As Rodgers, age 42, a remandee at Lusaka central said, "we are being tormented physically. The way we sleep; If you put more pigs in a room for a night than can fit, in the morning you would find all the pigs are dead. These are the conditions we are in."

The report stated that packed together in their cells from four p.m. to six a.m. nightly, illness spreads rapidly among inmates.

The medical officer at Choma reported that the most common health problems were respiratory infections, diarrhoea, and skin conditions and rashes.

It stated that prisoners across facilities reported frequent rashes as a result of close bodily contact.
It stated that the risk of tuberculosis transmission was high.

The report further stated that the sick and healthy were routinely mixed together, and multiple inmates reported frequent coughing.

International standards demand proper ventilation to meet the requirements of health and windows to be large enough to allow the entrance of fresh air.

However according to the report, ventilation requirements were not met at Zambian prisons as several of the prisons visited lacked adequate ventilation and had only air vents.

"We are all breathing the same confined air, contributing to all airborne diseases," Hastings, 32, told the researchers.

Esther, 47, confirmed: "Ventilation is very poor. I have very small window and cell captains block windows with their shoes. and in this season it is so bad, some people faint in the night.

In the last month, five times. When we are full, which is at least once a month, we have to sleep sitting up."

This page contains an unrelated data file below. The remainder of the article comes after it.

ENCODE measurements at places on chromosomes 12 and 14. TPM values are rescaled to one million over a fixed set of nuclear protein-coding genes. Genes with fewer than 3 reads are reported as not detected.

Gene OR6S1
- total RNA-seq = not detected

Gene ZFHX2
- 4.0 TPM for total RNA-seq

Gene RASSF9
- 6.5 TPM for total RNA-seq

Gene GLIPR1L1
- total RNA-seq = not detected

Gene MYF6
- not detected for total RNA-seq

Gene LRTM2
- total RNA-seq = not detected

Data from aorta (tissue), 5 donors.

According to the report, international law requires that accused persons and prisoners held on non-criminal charges be kept separate from the convicted and treated separately.

It stated that Zambian law on the books was in line with most of these standards.
"However, in practice, detention practices can be different.

Men and women were separated at all of the facilities PRISCCA, ARASA, and Human Rights Watch visited, and women guarded only by female officers. However, our research found that, apart from separation of male and female detainees, all categories of prisoners were packed together, in violation of international standards.

Convicted, unconvicted, and immigration detainees were held together at all facilities, including non-criminal immigration detainees (among them asylum seekers) held solely on administrative rather than penal grounds, pending their deportation," it stated.

The report stated that children were not separated from the adult population at the facilities visited that included child inmates.

Patrick Chilambe, the officer-in-charge at Choma, confirmed that all prison populations, except for males and females, were routinely mixed.

"As a father it pains me that children do not have their own facilities. We need to build a separate area for juvenile offenders," urged Chilambe.

Peter, a teenager, reported being threatened by other inmates if he revealed the combined sleeping arrangements.

"We sleep with the adults, but they told us to say we sleep in a juvenile cell. If we don't say we sleep in a separate cell, they will beat us. We are given punishment when we start talking. But we are scared we might die here," said Peter.